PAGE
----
DC MUD: Let’s talk about some of your projects; they always seem to be near or around Metro stations, that’s not a coincidence is it?
Spikell: No, we’re big believers in Smart Growth. Since we work in the greater metropolitan area, we work in Howard County, Prince William County, Loudon County, Fairfax, Arlington and Alexandria. And when you have a regional perspective, it becomes all the more clear that for our quality of life and our ecology in general, Smart Growth is very important. It’s very important to have clustered growth where we have the infrastructure in place already. Sprawl is something that should be discouraged. And if you look at retailers that serve urban communities, oftentimes they’re in locations that they secured years ago, and then everything filled in around them. Now when they need a modern facility, they don’t have the space to put their typical prototype, so you have to be very creative. And if you’re near a Metro Stop, it allows you then to build valuable residential that’ll pay for some of the outrageous costs. Like in the case of our O street project, we’re putting all of the truck loading underground. Now a retailer, by itself, could not afford to pay for that. But the fact that there’s residential in a fabulous location within walking distance to gallery place and downtown and has the metro, the residential is paying for that. It’s great synergy. Everybody wins.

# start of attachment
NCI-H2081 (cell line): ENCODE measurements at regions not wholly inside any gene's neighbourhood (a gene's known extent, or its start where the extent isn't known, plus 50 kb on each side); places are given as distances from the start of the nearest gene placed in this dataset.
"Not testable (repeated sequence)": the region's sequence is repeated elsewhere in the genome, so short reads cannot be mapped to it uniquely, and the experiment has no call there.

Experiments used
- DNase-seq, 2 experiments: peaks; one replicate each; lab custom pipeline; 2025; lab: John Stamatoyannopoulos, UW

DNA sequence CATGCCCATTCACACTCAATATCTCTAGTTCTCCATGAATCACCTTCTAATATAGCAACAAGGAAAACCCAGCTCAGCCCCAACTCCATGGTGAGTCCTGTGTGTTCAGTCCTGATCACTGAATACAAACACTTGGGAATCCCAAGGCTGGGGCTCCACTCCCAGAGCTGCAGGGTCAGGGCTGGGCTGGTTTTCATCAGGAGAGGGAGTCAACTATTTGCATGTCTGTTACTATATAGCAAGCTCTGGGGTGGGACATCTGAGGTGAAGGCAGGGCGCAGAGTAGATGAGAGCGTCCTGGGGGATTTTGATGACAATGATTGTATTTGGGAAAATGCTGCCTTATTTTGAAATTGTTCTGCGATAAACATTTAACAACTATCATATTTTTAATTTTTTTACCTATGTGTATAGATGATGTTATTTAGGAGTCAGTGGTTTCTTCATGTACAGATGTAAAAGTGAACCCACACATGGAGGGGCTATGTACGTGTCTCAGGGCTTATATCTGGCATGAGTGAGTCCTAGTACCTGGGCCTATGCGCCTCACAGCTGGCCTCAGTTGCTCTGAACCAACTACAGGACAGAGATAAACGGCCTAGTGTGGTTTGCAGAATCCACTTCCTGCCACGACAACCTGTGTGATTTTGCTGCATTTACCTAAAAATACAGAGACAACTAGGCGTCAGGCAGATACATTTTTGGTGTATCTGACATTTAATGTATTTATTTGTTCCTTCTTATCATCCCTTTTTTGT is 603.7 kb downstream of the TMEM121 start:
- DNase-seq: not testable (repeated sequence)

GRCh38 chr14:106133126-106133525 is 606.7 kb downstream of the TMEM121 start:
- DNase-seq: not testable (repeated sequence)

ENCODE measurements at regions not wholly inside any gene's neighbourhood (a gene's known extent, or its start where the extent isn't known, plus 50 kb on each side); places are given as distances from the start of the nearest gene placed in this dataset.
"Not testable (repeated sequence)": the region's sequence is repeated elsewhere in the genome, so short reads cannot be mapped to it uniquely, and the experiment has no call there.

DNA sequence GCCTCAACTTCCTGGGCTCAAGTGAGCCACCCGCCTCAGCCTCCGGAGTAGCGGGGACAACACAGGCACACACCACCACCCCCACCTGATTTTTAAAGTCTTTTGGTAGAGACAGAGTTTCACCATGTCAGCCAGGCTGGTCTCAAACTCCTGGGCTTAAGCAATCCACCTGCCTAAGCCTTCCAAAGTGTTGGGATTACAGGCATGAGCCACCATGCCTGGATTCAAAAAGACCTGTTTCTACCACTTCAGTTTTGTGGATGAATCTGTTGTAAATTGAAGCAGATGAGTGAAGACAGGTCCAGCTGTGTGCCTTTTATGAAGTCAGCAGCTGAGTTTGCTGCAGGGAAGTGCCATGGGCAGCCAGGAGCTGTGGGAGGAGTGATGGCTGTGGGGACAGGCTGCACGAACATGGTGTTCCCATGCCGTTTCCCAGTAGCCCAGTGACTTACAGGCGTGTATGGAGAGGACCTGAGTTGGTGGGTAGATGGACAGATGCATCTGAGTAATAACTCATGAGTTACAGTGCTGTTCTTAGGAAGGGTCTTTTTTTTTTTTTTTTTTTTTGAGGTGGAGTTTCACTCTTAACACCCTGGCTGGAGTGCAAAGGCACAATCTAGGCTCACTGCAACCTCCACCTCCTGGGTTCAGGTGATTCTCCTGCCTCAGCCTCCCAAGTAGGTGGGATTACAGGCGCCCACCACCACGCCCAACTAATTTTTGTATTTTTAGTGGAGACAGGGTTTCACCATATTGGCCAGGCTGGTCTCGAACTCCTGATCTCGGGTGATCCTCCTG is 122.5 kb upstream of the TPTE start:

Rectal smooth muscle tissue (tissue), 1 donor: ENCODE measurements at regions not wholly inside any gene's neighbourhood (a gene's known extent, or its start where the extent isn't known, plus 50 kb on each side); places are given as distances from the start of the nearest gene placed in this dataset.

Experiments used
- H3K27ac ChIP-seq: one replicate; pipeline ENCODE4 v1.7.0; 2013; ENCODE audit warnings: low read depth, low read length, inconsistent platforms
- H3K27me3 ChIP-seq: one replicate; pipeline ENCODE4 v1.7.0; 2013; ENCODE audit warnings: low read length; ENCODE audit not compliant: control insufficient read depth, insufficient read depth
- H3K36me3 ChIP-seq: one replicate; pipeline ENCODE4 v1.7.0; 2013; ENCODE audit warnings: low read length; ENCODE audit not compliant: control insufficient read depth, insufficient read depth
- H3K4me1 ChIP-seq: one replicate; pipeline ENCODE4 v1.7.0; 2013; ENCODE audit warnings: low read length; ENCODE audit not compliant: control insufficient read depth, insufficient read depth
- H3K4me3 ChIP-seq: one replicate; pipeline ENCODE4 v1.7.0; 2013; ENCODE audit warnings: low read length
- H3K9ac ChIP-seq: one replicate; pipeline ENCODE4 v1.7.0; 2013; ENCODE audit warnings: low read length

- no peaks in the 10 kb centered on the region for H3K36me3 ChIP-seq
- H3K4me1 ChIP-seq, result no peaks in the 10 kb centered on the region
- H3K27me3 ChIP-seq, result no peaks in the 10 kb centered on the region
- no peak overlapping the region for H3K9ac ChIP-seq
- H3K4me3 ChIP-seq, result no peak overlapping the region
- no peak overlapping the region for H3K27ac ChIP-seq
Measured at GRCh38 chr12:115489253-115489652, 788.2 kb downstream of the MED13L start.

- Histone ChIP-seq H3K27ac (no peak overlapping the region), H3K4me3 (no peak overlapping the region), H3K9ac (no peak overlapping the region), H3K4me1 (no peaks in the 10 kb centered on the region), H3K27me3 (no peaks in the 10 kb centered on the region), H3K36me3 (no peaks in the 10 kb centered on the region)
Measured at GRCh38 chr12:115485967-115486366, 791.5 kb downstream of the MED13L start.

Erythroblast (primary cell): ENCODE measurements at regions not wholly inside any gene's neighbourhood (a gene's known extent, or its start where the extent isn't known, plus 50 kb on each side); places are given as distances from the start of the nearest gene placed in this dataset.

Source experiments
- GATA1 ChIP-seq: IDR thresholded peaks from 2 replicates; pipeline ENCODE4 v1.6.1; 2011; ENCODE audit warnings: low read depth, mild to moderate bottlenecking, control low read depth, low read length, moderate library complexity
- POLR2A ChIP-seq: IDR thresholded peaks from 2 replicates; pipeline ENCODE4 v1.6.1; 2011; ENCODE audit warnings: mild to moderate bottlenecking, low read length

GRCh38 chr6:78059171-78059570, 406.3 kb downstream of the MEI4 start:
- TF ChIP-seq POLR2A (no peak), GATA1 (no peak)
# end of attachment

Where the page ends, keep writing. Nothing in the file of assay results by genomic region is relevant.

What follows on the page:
DC MUD: Back to O Street Market, we got some questions from some of our readers about whether the Giant Market will be closed during the time construction. Will it?
Spikell: You know, we figured out this very clever phasing plan for Giant, where we could work around them, and then open the new store and close the old one. And they looked at the plan, and they said given the size of this project, where we’re going to be digging this very deep hole and taking out tons and tons of mud out of the ground right in front of our store, it’s not a great environment for our customers, and it’s not a great environment to sell food. So they decided that it probably would make a lot more sense to close down. So the deal we have is that we must complete the store in no greater than two years from the date they close the doors. So in the meantime, we’ll be running shuttle buses to the nearest Giant.